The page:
Ammonia emissions from livestock present a major challenge for the agricultural industry, but solutions are being found to help farmers understand the issue and adopt new management practices.

According to the report 'Making Ammonia Visible', a suite of potential ammonia (NH3) reduction strategies could achieve significant reductions in agricultural ammonia emissions and consequent reductions in atmospheric ammonia concentrations and total nitrogen deposition on nitrogen-sensitive designated sites (SACs and ASSIs) across Northern Ireland.

As part of the DAERA-commissioned scientific research programme on ammonia, several bodies have accurately quantified the impact of these reduction strategies on ammonia emissions from Northern Ireland agriculture, and the resultant atmospheric ammonia concentrations and total nitrogen deposition. See Table 1 below.

Table 1

Table 1

The modelled Northern Ireland-wide scenario was developed around what were considered to be realistic uptake rates (outlined in Table 1) for the individual reduction measures in a 5-10 year period. The application of the reduction strategies, at the uptake levels noted in Table 1 resulted in a 25% reduction in agricultural ammonia emissions across Northern Ireland (Fig. 1).

This 25% reduction in ammonia would allow Northern Ireland to fulfil its contribution to the UK reduction target of a 16% decrease over 2005 levels by 2030, as set out in the Gothenburg Protocol and UK Air Quality Strategy.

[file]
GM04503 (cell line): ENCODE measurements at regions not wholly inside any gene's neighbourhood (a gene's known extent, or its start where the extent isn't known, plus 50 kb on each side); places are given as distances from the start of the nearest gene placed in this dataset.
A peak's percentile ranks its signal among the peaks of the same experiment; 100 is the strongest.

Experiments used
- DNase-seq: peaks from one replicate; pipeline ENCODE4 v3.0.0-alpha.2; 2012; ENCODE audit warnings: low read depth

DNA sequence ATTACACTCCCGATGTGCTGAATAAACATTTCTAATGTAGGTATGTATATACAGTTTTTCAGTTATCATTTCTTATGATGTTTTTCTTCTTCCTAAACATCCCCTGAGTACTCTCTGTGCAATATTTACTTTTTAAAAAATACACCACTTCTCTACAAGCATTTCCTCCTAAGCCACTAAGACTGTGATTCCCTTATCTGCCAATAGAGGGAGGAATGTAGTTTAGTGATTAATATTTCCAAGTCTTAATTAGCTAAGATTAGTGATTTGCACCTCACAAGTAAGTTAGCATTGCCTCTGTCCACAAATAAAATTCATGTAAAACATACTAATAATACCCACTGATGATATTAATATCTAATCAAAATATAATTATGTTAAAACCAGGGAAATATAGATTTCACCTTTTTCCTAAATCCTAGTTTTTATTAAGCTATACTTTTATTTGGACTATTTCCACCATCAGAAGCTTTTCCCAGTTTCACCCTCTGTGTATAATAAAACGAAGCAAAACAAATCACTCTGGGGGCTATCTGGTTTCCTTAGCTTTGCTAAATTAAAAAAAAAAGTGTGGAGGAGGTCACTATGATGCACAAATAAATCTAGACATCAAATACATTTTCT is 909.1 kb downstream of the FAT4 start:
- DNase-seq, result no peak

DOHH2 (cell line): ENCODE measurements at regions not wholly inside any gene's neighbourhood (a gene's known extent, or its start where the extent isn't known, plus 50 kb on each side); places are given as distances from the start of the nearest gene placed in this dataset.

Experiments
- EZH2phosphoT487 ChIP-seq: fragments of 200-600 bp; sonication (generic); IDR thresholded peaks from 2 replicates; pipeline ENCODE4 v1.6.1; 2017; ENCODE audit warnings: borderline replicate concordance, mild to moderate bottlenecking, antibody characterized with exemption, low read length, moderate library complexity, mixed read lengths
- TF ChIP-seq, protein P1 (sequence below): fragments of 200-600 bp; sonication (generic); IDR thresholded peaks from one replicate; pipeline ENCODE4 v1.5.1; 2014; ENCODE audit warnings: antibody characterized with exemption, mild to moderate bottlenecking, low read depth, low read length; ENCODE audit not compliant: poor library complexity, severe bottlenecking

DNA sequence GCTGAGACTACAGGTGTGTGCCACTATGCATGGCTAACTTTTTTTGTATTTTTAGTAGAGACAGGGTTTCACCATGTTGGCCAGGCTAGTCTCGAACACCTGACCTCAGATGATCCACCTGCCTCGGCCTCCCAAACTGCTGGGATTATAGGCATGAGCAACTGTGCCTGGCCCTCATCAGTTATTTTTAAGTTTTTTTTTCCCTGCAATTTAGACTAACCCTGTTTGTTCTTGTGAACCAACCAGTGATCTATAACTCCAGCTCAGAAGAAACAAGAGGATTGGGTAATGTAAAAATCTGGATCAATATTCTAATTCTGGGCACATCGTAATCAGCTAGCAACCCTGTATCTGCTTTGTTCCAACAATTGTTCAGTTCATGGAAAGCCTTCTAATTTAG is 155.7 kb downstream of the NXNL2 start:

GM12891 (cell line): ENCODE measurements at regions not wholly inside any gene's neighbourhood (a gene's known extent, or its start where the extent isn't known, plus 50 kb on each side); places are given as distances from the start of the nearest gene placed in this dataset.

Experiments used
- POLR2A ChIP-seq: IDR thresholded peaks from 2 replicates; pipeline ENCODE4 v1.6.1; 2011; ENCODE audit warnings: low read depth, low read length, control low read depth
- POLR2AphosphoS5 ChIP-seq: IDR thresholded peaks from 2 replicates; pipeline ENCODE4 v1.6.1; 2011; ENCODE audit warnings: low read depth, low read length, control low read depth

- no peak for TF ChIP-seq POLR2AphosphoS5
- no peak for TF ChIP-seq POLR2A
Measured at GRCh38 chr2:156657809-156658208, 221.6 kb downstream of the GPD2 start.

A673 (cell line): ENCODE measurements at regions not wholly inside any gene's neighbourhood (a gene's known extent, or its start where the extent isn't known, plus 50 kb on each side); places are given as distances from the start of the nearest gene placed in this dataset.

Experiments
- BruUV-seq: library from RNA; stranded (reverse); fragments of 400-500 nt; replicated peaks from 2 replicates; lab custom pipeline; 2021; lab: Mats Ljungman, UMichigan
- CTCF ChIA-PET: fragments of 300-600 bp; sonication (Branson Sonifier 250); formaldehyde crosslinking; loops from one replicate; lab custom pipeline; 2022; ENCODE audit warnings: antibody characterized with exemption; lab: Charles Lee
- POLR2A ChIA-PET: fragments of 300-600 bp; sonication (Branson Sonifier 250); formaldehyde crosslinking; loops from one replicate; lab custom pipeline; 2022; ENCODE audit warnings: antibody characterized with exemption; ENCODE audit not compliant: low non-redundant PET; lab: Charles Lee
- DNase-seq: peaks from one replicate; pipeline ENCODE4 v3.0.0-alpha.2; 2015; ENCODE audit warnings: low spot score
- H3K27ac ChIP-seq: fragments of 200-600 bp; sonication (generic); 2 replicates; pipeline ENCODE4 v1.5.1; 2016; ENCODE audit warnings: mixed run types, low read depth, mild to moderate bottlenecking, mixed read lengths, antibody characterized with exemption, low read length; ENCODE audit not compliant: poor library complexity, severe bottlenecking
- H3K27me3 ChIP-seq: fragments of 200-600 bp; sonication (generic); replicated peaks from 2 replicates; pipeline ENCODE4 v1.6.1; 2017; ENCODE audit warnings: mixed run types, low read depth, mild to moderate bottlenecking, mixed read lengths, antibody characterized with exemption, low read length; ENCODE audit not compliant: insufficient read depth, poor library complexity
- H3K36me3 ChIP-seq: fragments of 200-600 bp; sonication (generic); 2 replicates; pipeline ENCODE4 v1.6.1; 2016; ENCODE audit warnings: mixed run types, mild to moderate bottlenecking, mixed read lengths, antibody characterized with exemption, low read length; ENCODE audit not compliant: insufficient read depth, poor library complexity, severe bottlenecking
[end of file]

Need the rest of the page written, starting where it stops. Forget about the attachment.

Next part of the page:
In order to determine the effect of this 25% reduction in agricultural ammonia emissions on atmospheric ammonia concentrations and total nitrogen deposition at NI’s designated sites, the results were incorporated by UKCEH into a series of geographical emission models, which determine atmospheric concentrations of ammonia (incorporating both agri and non-agri sources) (see Fig. 2) and subsequently total nitrogen deposition at a 1km2 grid resolution.

Figure 2

Figure 2

Whilst reductions in ammonia concentrations and nitrogen deposition were significant across Northern Ireland, with an 8% decrease in the exceeded area and average exceedance dropping by 2.5kg nitrogen per hectare per year, the majority of Northern Ireland’s nitrogen-sensitive designated sites remained in exceedance of their site-specific critical levels of ammonia.

Specifically, two out of 53 Special Areas of Conservation (SAC) and 14 out of 188 Areas of Special Scientific Interest (ASSI) no longer exceeded their critical levels of ammonia and were returned to favourable status under this scenario.

Targeting of ammonia reduction strategies to specific areas

Ammonia is a highly reactive gas and a large proportion of emitted ammonia will be deposited to ground rapidly and relatively close to the emission source. The remaining proportion of emitted ammonia will interact with other atmospheric components forming ammonium aerosols.

These more stable compounds can travel much larger distances and be deposited through longer-range dry deposition or through precipitation ('wet deposition') rainfall. Targeting of ammonia reduction strategies to key sources of emissions which are in the vicinity of nitrogen-sensitive designated sites has been shown to be more cost-effective per unit of emission reduction than country-wide measures.